Saturday, June 23, 2012
Your letter was brought to us by our manservant, Whitman, as Kelly and I were hunting the ptarmigan that occasion our estate. O, fear not that I speak of literal ptarmigan, I would not have you think us cruel. No, we dress up Leela (our loving but rather witless Bulle Terryer Dogg) in a vest of feathers and then chase her round the moor. After a time, she realizes that she is not, in fact, a bird and returns with us to the manor.
It was our pleasure to attend your Commencement Ceremony. It was a handsome ceremony indeed, as delightful and cordial as the liqueur we sipped throughout. It was much more pleasant than the last commencement ceremony we attended (at that dreadful Upper Whitspinster's Academy). That was held out-of-doors as well, but instead of chairs we sat upon marble columns that had been specially erected and then knocked down for the occasion. It had all the grandeur of a pagan goat sacrifice, but those have been out of fashion for weeks, and the solemnity of the occasion trickled away like so much wasted goat blood.
And bravo to your administrators for such skilled herding of the students! At Whitspinsters, the faculty had invoked an archaic taxonomy that placed the most intelligent students in the center of a sort of spiral that wound outwards as students of lesser aptitude made up the outside coils. The end result was that the students who were able to understand and follow the basic directions to move towards the stage were unable to move at all as they were trapped in a sort of moat of buffoons. This remarkably inefficient system, I understand, developed in ancient times and served to protect the more intelligent students from the Saxon raids that used to plague such Commencement Ceremonies. The ruthless marauders would make off with pamphlets, shawls, folding chairs, and any vaguely congratulatory greeting card. The envelopes they left behind, presumably because they lacked a postal system.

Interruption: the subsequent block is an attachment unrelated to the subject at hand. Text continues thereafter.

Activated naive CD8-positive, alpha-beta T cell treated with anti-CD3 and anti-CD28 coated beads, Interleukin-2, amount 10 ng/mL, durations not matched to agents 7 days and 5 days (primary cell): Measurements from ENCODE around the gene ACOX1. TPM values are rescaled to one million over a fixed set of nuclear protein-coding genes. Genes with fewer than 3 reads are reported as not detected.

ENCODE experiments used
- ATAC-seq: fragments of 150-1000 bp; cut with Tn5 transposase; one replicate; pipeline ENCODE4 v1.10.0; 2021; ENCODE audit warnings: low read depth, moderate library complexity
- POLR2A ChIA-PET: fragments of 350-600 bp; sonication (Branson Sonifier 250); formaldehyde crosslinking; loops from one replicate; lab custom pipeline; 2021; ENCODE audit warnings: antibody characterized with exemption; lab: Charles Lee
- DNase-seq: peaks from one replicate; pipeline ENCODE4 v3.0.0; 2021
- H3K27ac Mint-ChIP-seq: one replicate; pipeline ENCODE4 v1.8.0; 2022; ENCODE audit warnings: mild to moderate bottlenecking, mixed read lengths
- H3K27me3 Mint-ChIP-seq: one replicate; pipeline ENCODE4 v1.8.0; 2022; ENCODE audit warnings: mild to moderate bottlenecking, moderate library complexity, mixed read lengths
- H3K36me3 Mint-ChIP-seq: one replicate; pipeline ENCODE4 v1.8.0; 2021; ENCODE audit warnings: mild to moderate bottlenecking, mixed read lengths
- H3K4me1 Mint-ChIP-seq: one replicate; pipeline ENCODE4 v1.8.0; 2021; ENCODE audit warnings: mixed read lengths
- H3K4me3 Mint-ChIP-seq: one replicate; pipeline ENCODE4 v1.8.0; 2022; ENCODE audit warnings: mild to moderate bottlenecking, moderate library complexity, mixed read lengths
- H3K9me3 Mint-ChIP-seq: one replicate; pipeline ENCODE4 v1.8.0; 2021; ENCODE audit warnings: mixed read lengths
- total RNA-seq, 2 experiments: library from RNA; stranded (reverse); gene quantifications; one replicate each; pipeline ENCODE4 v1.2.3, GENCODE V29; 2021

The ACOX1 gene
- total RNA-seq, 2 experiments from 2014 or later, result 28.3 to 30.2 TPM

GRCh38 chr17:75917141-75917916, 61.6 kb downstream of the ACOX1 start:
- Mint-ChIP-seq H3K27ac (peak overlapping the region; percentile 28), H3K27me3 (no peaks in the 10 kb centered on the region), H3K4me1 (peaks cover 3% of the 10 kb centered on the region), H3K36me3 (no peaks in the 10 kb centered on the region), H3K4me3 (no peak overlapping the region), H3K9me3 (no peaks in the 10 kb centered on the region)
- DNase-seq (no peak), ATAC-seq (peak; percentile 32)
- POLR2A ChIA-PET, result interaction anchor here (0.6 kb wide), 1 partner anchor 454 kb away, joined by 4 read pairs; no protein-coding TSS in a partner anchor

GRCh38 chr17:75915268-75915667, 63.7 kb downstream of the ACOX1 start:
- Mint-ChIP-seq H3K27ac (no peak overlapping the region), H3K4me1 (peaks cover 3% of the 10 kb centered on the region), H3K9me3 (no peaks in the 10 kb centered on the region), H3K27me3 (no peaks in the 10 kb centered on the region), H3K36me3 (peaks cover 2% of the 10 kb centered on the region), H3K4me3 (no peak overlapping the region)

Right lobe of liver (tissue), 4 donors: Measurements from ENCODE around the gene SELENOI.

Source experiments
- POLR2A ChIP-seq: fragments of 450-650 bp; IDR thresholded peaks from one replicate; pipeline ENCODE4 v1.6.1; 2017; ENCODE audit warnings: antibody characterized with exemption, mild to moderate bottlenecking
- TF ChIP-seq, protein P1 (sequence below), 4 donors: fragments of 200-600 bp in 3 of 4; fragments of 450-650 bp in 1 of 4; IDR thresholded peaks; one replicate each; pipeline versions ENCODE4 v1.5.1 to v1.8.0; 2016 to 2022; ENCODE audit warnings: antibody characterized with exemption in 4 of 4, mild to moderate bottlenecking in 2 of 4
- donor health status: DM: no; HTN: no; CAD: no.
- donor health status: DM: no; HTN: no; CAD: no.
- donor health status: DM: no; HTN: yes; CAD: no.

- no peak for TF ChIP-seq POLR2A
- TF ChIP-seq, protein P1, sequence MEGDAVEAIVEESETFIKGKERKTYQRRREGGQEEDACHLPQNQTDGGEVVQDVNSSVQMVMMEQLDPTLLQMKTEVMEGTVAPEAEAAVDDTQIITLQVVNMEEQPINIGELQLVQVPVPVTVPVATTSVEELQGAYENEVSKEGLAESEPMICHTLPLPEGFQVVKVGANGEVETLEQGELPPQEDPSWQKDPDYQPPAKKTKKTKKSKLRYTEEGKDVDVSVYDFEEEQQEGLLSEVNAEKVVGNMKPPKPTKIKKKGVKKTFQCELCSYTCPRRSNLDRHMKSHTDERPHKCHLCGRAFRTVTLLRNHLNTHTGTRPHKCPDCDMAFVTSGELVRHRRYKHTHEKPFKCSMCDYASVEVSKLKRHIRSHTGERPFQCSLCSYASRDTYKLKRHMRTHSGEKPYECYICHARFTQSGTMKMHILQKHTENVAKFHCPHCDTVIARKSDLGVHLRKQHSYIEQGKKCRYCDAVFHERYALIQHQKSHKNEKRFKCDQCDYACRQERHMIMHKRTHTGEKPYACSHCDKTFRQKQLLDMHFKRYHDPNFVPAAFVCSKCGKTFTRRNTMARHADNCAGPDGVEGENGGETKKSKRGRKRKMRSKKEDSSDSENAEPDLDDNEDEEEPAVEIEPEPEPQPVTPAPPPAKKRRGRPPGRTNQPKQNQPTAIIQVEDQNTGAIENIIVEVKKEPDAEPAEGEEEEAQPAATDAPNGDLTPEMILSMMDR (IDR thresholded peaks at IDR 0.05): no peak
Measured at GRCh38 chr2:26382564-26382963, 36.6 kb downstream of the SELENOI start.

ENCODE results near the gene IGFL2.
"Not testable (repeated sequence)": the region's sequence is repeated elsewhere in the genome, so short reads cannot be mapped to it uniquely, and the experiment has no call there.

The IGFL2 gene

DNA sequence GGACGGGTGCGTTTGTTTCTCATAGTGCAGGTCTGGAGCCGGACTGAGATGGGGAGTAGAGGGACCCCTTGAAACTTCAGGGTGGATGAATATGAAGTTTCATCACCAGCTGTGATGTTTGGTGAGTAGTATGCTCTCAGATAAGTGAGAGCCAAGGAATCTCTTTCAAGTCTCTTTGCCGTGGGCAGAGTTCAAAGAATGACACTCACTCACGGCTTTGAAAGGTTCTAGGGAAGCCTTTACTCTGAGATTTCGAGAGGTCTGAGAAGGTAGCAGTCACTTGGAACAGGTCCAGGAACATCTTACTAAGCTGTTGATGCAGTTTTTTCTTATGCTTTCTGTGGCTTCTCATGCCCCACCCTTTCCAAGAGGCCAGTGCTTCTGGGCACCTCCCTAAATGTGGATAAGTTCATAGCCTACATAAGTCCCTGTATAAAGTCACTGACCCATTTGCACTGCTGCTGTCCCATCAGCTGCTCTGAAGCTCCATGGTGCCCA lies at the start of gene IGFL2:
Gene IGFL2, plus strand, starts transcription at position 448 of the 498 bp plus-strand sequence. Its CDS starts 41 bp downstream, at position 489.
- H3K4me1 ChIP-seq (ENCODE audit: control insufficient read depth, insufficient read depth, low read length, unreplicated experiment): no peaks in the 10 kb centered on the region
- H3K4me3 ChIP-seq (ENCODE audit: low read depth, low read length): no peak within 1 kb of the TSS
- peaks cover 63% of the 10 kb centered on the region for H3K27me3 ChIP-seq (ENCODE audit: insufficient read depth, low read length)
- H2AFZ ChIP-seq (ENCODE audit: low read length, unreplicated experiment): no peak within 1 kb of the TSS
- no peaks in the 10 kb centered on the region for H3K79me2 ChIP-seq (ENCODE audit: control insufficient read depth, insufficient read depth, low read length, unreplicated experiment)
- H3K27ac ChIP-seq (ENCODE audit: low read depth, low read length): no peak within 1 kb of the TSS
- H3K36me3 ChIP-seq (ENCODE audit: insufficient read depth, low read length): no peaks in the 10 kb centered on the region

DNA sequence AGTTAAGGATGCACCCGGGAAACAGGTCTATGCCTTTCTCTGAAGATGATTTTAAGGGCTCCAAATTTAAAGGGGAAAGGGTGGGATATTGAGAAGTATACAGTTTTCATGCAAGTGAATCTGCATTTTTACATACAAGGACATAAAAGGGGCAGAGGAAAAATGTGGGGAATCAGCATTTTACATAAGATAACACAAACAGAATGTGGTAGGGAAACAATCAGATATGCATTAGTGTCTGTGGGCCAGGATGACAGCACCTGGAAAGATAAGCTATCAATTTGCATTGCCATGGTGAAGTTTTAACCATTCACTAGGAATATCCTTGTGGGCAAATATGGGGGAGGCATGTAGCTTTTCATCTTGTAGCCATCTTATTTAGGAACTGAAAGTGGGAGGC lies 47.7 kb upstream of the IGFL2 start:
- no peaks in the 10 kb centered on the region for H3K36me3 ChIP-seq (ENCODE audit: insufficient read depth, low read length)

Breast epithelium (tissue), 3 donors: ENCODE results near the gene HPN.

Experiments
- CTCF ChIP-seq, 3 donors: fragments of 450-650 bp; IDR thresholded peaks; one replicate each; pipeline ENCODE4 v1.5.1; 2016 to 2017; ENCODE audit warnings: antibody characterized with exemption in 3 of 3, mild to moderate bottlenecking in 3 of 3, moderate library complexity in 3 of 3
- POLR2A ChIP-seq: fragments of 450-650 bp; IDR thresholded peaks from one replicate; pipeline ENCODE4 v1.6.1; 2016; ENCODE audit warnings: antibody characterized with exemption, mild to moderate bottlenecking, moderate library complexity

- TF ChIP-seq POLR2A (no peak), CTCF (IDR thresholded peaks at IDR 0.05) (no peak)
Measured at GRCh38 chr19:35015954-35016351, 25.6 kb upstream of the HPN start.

Sink me! Leela has eaten her feather vest! This will not bode well, as she has an imbalance of the humours that rend her all but senseless when ingesting avians or their spoor. Birds, (being of the air,) cause her bile (corresponding to the element of the earth) to increase at such a prodigious rate that she risks expanding to the size of a wild yak. Thus begins such a riotous frenzy of vomiting so forceful that all of us in the vicinity scramble to find immediate shelter. After we emerge, we often find the projective force of Leela's internal heresy has launched her like a furry cannonball to a distance of a half-league or more.
I will soon press this letter into the tobacco-stained hands of our manservant, Whitman, and bade him speed it to you as quickly as he can. Of course, there is always the risk that his boorish thoughts will turn to spirits, naps, or both, but all we can do is hope. And perhaps I will dare to a bit unfashionable and offer a bit more of this goat's blood to the Great God Pan, that Whitman's feet be as swift as those of our Hirsute Cloven Master.